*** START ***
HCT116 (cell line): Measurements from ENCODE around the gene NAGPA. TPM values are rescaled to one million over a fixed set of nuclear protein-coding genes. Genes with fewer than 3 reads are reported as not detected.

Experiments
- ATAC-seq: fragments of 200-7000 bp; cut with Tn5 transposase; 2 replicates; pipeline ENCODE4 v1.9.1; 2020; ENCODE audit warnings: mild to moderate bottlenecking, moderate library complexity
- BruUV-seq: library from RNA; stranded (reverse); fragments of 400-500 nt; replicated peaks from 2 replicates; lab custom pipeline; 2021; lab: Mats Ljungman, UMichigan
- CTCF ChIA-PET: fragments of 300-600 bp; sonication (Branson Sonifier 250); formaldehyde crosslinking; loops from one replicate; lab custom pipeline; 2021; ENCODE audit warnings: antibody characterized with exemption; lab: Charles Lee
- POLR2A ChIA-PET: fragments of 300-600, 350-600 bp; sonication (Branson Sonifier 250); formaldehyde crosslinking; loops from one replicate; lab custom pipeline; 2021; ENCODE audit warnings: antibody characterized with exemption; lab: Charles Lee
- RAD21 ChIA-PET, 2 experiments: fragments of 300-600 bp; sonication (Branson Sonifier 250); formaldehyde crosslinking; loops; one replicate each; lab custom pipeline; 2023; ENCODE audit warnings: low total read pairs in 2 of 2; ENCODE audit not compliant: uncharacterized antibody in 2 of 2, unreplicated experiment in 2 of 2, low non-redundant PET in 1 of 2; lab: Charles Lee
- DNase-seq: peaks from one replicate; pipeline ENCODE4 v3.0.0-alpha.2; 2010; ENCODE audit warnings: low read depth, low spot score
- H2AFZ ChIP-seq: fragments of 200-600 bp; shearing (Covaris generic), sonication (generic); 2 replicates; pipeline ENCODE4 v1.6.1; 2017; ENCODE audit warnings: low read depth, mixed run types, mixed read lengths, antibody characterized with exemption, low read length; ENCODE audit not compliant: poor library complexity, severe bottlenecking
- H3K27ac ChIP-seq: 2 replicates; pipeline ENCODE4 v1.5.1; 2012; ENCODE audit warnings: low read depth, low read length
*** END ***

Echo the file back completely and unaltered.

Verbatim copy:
HCT116 (cell line): Measurements from ENCODE around the gene NAGPA. TPM values are rescaled to one million over a fixed set of nuclear protein-coding genes. Genes with fewer than 3 reads are reported as not detected.

Experiments
- ATAC-seq: fragments of 200-7000 bp; cut with Tn5 transposase; 2 replicates; pipeline ENCODE4 v1.9.1; 2020; ENCODE audit warnings: mild to moderate bottlenecking, moderate library complexity
- BruUV-seq: library from RNA; stranded (reverse); fragments of 400-500 nt; replicated peaks from 2 replicates; lab custom pipeline; 2021; lab: Mats Ljungman, UMichigan
- CTCF ChIA-PET: fragments of 300-600 bp; sonication (Branson Sonifier 250); formaldehyde crosslinking; loops from one replicate; lab custom pipeline; 2021; ENCODE audit warnings: antibody characterized with exemption; lab: Charles Lee
- POLR2A ChIA-PET: fragments of 300-600, 350-600 bp; sonication (Branson Sonifier 250); formaldehyde crosslinking; loops from one replicate; lab custom pipeline; 2021; ENCODE audit warnings: antibody characterized with exemption; lab: Charles Lee
- RAD21 ChIA-PET, 2 experiments: fragments of 300-600 bp; sonication (Branson Sonifier 250); formaldehyde crosslinking; loops; one replicate each; lab custom pipeline; 2023; ENCODE audit warnings: low total read pairs in 2 of 2; ENCODE audit not compliant: uncharacterized antibody in 2 of 2, unreplicated experiment in 2 of 2, low non-redundant PET in 1 of 2; lab: Charles Lee
- DNase-seq: peaks from one replicate; pipeline ENCODE4 v3.0.0-alpha.2; 2010; ENCODE audit warnings: low read depth, low spot score
- H2AFZ ChIP-seq: fragments of 200-600 bp; shearing (Covaris generic), sonication (generic); 2 replicates; pipeline ENCODE4 v1.6.1; 2017; ENCODE audit warnings: low read depth, mixed run types, mixed read lengths, antibody characterized with exemption, low read length; ENCODE audit not compliant: poor library complexity, severe bottlenecking
- H3K27ac ChIP-seq: 2 replicates; pipeline ENCODE4 v1.5.1; 2012; ENCODE audit warnings: low read depth, low read length